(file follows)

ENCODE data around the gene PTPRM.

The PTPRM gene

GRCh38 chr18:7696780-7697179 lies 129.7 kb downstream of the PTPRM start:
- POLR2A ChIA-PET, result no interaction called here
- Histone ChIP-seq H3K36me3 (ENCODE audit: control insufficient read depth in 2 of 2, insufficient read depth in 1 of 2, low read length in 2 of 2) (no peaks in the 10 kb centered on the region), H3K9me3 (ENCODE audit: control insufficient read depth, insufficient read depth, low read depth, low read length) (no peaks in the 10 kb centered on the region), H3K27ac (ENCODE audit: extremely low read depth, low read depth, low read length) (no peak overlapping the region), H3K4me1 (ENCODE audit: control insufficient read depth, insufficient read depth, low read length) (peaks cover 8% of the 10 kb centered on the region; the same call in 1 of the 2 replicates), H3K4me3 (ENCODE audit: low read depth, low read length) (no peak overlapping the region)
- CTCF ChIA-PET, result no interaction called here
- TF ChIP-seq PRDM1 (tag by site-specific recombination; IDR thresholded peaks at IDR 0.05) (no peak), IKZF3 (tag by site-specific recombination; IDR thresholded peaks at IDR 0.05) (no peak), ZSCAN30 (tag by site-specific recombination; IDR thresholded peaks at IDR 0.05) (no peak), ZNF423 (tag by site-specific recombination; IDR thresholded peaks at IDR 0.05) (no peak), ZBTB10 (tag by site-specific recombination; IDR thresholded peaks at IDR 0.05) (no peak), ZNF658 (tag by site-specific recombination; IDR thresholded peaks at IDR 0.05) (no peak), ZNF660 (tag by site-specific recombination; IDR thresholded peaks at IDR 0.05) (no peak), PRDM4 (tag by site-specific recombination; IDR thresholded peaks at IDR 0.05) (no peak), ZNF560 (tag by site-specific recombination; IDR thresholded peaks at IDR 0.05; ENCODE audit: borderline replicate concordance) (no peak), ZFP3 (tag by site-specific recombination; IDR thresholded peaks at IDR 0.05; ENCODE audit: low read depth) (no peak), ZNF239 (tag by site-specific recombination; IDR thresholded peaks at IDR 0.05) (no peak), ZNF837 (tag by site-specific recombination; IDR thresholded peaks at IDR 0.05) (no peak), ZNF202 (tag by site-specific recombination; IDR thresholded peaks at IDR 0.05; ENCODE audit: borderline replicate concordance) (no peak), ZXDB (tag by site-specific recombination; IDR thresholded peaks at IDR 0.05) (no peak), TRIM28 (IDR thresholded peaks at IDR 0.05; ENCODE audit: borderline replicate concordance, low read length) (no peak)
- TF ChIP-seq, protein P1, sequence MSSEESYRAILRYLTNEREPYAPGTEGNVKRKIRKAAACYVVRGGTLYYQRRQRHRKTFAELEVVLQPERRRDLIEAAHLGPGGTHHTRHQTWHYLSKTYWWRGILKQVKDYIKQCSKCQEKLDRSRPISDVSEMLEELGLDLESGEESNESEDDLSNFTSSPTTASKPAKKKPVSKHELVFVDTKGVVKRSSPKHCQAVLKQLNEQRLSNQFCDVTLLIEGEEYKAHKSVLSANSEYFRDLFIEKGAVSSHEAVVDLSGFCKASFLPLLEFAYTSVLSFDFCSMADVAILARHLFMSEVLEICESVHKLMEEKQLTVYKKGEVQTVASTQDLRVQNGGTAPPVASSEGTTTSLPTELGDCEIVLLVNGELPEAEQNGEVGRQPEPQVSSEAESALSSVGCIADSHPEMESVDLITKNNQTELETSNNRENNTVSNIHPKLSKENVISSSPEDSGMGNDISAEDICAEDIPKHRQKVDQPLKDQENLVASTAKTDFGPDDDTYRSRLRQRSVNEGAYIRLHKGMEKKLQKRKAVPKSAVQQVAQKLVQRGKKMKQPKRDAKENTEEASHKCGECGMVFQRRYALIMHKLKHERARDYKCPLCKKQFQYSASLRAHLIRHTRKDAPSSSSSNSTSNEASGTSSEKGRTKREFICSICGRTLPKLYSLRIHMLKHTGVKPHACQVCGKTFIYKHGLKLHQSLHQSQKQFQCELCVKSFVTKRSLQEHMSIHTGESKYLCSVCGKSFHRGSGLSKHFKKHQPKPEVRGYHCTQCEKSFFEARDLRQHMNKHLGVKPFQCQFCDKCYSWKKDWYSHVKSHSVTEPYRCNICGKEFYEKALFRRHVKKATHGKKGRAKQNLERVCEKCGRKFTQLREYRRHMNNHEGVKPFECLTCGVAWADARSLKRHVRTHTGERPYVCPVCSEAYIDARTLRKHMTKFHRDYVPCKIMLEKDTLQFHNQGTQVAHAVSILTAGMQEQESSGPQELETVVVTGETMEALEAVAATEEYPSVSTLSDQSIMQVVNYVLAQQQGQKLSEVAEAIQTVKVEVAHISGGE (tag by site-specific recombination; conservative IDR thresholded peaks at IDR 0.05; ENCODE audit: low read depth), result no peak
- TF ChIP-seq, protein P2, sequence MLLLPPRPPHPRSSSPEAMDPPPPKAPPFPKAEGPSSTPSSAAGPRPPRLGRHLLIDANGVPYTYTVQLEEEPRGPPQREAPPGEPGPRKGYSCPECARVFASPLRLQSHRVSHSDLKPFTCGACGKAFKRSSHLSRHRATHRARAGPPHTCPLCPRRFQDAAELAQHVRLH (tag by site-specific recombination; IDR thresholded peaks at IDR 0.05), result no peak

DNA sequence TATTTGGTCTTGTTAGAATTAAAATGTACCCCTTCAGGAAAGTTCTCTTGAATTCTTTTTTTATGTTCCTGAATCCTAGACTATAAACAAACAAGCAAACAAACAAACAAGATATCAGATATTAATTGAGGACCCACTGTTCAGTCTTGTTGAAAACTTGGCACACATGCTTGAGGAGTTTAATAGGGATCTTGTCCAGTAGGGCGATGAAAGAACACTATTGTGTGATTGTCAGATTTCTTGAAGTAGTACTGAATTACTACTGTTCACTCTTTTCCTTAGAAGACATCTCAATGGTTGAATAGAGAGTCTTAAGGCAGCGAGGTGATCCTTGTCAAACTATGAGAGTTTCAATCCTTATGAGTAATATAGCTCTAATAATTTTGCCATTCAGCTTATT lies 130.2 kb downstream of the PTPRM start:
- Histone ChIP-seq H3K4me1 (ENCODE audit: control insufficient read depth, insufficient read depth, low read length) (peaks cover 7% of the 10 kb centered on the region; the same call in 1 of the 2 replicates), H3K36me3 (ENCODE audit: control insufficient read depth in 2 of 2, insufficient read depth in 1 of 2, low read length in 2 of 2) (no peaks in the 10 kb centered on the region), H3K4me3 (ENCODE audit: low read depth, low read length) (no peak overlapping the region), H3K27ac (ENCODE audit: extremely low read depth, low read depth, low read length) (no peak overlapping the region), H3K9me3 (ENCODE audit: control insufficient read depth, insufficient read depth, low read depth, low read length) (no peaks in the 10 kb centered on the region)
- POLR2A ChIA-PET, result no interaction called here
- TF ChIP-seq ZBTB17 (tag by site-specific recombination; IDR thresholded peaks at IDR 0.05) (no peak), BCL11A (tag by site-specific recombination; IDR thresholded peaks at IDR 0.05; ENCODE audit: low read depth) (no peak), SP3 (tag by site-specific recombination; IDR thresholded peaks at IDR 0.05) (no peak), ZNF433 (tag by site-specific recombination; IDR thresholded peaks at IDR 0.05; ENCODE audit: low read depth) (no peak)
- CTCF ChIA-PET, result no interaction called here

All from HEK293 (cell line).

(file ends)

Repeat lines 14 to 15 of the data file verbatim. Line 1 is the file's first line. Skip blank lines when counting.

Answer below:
- CTCF ChIA-PET, result no interaction called here

All from HEK293 (cell line).